The relentless pace of Moore’s Law and Dennard scaling meant that systems were getting more powerful and more capacious, often faster than commercial datacenters could consume each new generation. At some point in the 1990s, the price of storage and compute became cheap enough that the world could start storing all kinds of things – and it did. And then along came TCP/IP and HTML and the commercial Internet, and everything changed. Compute was cheap, and the value of data went down because things that were hard to gather became easier; information – providing insight – was still valuable, and if you gave enough of that insight, then you could still make a living.

You could make a very good living if you created a very good search engine for all of this information, as it turns out.

Making money with a subscription model on publications was pretty much done. The barrier to entry – those high printing and mailing costs – was destroyed by the Web, and so everyone had to switch to an advertising model to make money. The net effect of that over the course of a decade is that to make the same amount of money as we made in subscriptions required many orders of magnitude more readers and about an order of magnitude more content to have the numbers work out.

During the Dot Com Boom and in its aftermath, I wrote an enormous amount of stuff – somewhere between 1.5 million and 2 million words a year across the several publications I have worked for – and when the data analytics boom hit after the Great Recession, Nicole founded Datanami and was hammering the keyboard at about the same rate.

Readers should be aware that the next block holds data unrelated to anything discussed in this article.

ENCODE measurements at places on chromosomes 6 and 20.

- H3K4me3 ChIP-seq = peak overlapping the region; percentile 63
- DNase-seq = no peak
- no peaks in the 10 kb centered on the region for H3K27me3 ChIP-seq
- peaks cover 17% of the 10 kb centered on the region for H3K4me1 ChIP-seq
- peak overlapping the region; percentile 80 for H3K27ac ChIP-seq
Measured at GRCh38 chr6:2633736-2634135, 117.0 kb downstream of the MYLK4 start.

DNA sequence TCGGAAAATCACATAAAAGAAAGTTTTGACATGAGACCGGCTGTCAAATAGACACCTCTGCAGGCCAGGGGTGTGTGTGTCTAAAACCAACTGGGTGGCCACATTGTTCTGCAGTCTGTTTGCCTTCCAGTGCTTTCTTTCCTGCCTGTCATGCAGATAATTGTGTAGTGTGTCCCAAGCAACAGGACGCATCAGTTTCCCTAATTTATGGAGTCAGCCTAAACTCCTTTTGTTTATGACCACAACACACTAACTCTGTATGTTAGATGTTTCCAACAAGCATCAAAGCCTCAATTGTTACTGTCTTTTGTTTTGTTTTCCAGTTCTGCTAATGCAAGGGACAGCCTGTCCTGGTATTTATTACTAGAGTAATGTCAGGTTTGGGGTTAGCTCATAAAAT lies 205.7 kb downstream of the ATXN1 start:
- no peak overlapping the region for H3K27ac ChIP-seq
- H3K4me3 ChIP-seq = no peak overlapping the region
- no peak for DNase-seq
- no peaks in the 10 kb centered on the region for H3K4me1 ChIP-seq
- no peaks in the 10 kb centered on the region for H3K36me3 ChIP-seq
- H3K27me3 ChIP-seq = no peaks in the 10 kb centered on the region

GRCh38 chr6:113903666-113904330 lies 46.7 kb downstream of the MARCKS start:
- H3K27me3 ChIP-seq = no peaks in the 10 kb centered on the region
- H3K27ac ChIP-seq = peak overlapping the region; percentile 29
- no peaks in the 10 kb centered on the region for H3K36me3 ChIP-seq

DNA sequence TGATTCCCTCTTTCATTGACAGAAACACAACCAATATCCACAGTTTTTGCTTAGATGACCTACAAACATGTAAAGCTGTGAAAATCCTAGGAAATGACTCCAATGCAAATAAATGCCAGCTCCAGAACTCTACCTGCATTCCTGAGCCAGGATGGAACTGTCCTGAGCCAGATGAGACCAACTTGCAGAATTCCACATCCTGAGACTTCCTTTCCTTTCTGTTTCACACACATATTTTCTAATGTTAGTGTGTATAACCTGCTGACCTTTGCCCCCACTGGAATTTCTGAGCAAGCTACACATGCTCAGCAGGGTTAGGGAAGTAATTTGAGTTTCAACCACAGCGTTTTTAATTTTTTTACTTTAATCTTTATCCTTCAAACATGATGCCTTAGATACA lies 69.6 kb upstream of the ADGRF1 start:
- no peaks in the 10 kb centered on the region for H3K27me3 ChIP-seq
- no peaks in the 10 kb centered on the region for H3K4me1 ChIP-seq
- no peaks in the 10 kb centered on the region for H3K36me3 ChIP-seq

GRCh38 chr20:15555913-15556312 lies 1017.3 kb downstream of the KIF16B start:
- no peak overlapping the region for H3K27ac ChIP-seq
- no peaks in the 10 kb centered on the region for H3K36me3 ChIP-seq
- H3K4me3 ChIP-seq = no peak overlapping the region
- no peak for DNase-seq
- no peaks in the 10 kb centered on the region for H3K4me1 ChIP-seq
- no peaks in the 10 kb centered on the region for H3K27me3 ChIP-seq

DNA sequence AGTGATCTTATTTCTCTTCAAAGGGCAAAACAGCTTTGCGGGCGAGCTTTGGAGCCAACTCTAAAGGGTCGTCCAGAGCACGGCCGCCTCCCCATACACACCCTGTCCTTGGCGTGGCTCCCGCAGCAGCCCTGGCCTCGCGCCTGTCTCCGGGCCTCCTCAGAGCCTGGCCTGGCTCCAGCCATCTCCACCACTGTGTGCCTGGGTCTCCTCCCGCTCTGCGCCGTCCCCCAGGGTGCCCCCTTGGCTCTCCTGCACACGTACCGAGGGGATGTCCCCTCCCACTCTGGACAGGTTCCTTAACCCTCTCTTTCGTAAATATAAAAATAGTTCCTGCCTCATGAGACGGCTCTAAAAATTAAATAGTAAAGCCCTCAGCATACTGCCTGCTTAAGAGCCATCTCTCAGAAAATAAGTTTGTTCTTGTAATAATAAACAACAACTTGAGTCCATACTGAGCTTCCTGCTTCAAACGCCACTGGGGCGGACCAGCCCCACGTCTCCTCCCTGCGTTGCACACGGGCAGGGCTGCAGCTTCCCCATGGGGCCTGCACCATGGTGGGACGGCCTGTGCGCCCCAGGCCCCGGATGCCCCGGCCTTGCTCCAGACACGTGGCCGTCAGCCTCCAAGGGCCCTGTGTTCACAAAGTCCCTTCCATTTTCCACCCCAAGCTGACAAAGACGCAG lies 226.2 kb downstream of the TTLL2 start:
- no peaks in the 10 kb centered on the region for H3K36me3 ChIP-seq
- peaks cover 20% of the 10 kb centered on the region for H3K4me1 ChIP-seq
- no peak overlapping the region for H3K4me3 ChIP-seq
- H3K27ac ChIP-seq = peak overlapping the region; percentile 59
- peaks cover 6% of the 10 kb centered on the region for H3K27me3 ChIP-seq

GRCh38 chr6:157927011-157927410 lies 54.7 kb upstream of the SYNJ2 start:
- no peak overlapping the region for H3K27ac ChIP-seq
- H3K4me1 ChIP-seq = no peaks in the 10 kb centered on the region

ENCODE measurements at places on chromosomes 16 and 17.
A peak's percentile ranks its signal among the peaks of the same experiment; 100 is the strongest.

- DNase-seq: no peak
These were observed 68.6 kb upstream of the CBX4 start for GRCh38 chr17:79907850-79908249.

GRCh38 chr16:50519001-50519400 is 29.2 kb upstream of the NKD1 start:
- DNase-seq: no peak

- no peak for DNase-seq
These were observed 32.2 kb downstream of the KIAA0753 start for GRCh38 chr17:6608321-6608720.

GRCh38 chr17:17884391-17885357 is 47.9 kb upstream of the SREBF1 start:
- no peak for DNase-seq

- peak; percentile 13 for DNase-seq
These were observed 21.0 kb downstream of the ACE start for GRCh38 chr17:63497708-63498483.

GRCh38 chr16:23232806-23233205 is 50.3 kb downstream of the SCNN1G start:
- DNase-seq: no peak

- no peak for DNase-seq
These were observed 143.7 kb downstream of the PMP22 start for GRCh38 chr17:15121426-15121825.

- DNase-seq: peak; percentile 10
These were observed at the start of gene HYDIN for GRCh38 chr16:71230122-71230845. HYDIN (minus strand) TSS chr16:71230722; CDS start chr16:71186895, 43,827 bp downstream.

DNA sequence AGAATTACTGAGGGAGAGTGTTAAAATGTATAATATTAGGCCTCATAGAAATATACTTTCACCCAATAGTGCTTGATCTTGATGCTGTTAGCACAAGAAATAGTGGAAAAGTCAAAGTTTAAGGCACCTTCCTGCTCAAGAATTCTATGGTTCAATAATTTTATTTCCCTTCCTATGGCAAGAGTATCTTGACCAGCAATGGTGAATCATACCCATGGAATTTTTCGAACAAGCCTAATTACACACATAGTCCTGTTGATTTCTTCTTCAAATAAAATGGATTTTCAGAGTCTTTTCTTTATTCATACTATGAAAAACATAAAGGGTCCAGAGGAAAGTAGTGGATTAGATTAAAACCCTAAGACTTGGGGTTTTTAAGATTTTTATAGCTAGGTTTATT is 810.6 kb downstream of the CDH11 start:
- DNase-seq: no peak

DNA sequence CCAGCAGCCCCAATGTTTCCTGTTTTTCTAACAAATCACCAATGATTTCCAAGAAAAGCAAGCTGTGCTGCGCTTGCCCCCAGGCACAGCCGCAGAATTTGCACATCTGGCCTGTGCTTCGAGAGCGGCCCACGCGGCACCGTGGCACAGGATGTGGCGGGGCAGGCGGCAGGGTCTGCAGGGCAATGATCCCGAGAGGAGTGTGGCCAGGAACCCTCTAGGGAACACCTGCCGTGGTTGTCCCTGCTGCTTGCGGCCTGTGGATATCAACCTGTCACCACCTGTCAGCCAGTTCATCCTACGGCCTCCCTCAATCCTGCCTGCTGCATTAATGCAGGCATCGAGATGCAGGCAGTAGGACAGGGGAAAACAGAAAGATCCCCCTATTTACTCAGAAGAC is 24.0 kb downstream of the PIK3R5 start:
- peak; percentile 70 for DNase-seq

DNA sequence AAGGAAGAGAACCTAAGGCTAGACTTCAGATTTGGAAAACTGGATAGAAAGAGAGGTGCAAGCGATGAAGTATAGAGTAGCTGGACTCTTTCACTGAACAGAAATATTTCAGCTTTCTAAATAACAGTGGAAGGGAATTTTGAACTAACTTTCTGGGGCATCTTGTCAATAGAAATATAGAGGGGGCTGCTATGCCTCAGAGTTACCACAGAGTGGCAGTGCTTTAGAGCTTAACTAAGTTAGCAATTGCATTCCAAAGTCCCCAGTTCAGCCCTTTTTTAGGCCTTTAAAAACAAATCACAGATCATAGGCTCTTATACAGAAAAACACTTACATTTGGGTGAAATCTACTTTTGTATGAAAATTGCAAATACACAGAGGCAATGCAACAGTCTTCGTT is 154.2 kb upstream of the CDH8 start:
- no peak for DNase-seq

One of the reasons we founded The Next Platform together is because we wanted to go deeper into a story rather than to chase so many stories. We wanted to provide a higher value product, not a more voluminous one. Around the same time we were doing this, the value of data and the cost of storing it went pretty close to zero for people, but became of enormous value when aggregated across hundreds of million or billions of users. This is a trend that we both have independently projected would happen.

Here is a good, human illustration of how data is not worth much.

Do you know your home phone number when you were a kid? Of course you do. Mine is 201-293-3028. Who is the owner of the last phone number that I memorized, and that I will ever memorize for that matter? Nicole Hemsoth Prickett. What are the three numbers that I never memorized because I had a smartphone when they got smartphones? Those of my three oldest children: Ellie, Henry, and Chloe. I am pretty sure I won’t know Mia’s number when she gets a phone maybe five years from now. Here’s the point: I went from an oral tradition of memorization – of storing the data in my own head – to letting my phone keep track of all of this. You can call that progress, but something has been lost, too. My brain is out of the habit of storing data.

Search engines have destroyed how many funny and sometimes combative conversations around the dinner tables and bars of the world? We have been able to check any fact at any time for the past two and a half decades now, and how much human interaction did that eliminate?

Social media is another thing that is called progress, but maybe it cuts both ways. Social media does indeed allow us to keep in touch with each other as we have spread out across our nations in pursuit of work, home, and happiness. But the negative side effect of social media is that people don’t actually get together as much. We have gotten lazy about the physical thanks to the virtual, particularly given the larger distances we all live from each other once we leave the nest. And in some cases, people have been deepfaking themselves for years on Facebook and other social media to keep up appearances. We prefer actual interaction, although we must admit that the birthday reminders on Facebook are very useful for people outside of our immediate family and long-time close friends.